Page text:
During interviews with department staff, the regular education staff stated that the child did not exhibit negative behaviors during their class time. The educators noted that they treated the child the same as other children in their class because his behavior was similar to children without behavioral difficulties. They did not note this on daily checklists. The special education teacher maintained checklists when she worked with the child, which was a maximum of four times a week.
A district must provide each child with a disability a free appropriate public education (FAPE). A district meets its obligation to provide FAPE to a child in part by providing special education and related services in conformity with a proper IEP. The IEP must specify special education and related services to meet the child's needs.
The child's IEP required the school district to monitor the child during unstructured situations. For part of the first semester of the 1998-99 school year, the child was unmonitored during the unstructured time in physical education class. The complaint is substantiated in this regard.
The child's IEP also required the school district to monitor the child's progress toward his behavioral goal by ensuring that daily checklists recording both positive and negative behaviors were completed. Checklists were not completed daily. The complaint is substantiated in this regard.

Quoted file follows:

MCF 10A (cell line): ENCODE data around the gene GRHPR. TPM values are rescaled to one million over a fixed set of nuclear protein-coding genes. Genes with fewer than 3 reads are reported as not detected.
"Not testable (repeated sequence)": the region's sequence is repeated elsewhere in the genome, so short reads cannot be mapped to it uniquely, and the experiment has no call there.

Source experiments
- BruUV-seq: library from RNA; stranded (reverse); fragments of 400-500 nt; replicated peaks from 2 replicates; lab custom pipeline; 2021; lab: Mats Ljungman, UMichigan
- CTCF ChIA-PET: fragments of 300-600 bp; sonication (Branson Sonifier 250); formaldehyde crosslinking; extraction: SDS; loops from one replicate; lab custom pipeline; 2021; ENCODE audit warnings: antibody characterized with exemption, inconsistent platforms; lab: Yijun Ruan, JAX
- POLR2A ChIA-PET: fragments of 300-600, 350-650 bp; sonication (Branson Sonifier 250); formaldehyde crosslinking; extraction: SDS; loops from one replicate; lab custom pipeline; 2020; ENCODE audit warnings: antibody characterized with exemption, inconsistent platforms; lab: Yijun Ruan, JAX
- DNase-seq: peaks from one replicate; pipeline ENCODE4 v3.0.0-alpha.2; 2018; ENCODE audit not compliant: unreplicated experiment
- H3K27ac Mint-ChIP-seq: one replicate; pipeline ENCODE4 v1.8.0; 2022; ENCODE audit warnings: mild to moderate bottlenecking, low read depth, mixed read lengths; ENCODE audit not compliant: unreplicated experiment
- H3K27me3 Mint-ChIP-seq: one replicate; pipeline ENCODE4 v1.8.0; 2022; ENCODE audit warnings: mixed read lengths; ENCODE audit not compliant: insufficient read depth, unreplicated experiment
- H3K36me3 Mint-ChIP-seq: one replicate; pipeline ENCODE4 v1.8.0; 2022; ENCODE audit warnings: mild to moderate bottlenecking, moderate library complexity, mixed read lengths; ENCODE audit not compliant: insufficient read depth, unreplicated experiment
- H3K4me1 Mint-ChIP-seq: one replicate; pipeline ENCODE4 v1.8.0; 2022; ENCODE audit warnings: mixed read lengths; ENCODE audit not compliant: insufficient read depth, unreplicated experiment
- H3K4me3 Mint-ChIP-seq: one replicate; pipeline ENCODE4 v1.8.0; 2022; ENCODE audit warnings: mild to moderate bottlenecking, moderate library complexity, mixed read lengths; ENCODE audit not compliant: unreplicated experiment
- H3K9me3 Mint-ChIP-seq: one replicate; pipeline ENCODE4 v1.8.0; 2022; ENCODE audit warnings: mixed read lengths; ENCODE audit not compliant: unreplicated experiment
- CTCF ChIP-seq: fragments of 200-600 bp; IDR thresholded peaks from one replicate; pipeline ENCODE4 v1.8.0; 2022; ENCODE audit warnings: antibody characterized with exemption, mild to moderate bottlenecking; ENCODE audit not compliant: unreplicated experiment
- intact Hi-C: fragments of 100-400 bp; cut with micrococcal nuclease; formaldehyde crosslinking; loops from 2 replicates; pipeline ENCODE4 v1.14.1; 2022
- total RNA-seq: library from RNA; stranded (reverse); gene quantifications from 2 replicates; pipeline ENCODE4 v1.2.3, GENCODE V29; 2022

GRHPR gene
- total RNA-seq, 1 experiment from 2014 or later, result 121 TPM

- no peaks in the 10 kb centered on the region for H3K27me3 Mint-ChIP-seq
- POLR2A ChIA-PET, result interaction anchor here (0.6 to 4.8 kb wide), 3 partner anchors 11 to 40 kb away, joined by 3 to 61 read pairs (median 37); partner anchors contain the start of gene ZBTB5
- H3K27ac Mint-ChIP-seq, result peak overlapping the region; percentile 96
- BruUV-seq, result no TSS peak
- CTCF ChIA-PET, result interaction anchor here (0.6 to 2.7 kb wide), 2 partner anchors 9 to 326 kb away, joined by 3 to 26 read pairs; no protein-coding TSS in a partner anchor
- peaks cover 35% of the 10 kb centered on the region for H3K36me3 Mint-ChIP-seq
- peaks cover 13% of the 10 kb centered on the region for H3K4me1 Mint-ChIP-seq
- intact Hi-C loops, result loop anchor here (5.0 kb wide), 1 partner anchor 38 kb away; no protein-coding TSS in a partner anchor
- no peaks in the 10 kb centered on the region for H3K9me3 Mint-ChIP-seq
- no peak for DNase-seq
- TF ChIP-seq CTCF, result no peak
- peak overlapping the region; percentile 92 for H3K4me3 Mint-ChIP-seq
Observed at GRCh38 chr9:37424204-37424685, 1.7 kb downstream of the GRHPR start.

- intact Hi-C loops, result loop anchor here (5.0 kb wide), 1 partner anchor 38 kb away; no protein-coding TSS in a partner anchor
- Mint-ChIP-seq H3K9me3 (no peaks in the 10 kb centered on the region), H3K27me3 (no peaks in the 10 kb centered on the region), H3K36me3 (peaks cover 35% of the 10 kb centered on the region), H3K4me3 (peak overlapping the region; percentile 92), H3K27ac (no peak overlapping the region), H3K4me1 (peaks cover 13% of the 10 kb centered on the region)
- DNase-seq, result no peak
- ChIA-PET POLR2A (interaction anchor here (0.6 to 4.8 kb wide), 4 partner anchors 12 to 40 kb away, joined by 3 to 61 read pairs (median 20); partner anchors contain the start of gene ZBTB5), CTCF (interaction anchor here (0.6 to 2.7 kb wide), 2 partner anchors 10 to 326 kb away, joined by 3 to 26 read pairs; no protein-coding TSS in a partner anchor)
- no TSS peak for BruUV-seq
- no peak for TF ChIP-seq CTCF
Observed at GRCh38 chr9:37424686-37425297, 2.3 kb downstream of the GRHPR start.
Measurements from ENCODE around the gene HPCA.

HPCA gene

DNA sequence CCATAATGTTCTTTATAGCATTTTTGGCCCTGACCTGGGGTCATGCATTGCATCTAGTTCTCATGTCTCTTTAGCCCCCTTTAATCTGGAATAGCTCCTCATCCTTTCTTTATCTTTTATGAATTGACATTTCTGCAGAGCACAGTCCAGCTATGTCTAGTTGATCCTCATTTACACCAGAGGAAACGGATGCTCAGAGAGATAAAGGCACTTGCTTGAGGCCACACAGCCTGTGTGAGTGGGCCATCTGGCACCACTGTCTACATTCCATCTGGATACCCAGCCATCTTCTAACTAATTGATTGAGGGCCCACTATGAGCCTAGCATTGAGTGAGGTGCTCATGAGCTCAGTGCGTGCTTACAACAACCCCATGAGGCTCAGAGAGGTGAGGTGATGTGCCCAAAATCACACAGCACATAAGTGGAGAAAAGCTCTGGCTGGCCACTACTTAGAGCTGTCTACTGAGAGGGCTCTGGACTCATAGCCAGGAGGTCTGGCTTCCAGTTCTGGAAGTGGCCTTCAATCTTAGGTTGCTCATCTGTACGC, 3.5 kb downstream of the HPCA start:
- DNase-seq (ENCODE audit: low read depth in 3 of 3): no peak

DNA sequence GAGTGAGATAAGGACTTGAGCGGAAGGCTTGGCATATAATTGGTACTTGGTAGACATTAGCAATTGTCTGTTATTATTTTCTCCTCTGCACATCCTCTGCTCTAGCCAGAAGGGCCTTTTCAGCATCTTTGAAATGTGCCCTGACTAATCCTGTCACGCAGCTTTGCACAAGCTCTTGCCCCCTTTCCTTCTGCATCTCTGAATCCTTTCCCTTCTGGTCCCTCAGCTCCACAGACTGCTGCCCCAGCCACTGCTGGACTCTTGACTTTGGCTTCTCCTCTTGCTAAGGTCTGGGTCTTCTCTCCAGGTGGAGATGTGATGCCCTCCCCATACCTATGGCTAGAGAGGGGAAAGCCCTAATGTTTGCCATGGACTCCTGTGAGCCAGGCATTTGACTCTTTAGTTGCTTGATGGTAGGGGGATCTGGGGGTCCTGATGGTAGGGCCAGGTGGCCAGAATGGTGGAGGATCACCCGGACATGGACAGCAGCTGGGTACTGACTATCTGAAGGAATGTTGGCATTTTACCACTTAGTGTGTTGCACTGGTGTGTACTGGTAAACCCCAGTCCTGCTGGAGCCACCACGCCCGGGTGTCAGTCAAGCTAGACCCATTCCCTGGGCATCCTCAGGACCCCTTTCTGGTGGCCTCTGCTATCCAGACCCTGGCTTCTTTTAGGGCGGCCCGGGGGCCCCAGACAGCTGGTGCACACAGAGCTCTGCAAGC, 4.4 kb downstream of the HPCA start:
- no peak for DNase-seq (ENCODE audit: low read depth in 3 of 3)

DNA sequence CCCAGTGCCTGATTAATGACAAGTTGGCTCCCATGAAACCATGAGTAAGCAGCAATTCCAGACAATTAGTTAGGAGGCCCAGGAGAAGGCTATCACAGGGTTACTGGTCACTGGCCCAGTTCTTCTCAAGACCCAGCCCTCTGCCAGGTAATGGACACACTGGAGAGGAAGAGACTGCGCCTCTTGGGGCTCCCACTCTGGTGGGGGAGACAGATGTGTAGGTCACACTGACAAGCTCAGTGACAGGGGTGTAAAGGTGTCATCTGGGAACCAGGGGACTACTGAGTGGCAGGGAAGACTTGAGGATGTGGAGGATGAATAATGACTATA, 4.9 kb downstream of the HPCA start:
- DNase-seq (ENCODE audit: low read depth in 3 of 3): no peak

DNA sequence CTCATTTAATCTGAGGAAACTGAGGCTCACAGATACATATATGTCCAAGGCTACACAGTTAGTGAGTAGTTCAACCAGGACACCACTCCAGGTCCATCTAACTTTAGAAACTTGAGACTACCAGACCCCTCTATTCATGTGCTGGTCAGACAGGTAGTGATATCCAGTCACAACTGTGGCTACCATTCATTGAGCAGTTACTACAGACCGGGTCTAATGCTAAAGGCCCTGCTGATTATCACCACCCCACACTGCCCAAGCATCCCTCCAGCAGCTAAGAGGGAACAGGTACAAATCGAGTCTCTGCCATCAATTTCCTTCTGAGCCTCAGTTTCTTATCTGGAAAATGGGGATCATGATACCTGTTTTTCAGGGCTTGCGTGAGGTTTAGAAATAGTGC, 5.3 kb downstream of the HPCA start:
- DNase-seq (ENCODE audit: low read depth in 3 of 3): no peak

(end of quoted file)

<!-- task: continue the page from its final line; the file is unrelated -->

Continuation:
The Wauwatosa School District shall, within 30 days of receipt of this report, submit to the department a corrective action plan (CAP) ensuring that the district provides services consistent with the IEP of the child whose education is the subject of this investigation and the IEPs of other children with disabilities.
The CAP shall include the activities the district will undertake to implement the directives, the personnel responsible for each activity, the date by which each activity will be completed, and the type of documentation that will be submitted to the department as evidence of completion of each activity. If a CAP requires the district to develop one or more products, the district may submit the product(s) as part of the corrective action plan. The CAP will be reviewed and the district will be informed if any revisions are required. The district will implement the CAP after it has been approved by the department.
This concludes our investigation of this complaint. This letter is not intended, and should not be construed, to cover any other issues regarding compliance with the IDEA or Chapter 115, Wisconsin Statutes, which may exist and which are not specifically discussed herein. Under the Wisconsin public records law, ss. 19.31-19.39, Wisconsin Statutes, it may be necessary to release this document and related correspondence and records upon request.
Juanita S. Pawlisch, Ph.D., Assistant Superintendent
Division for Learning Support: Equity and Advocacy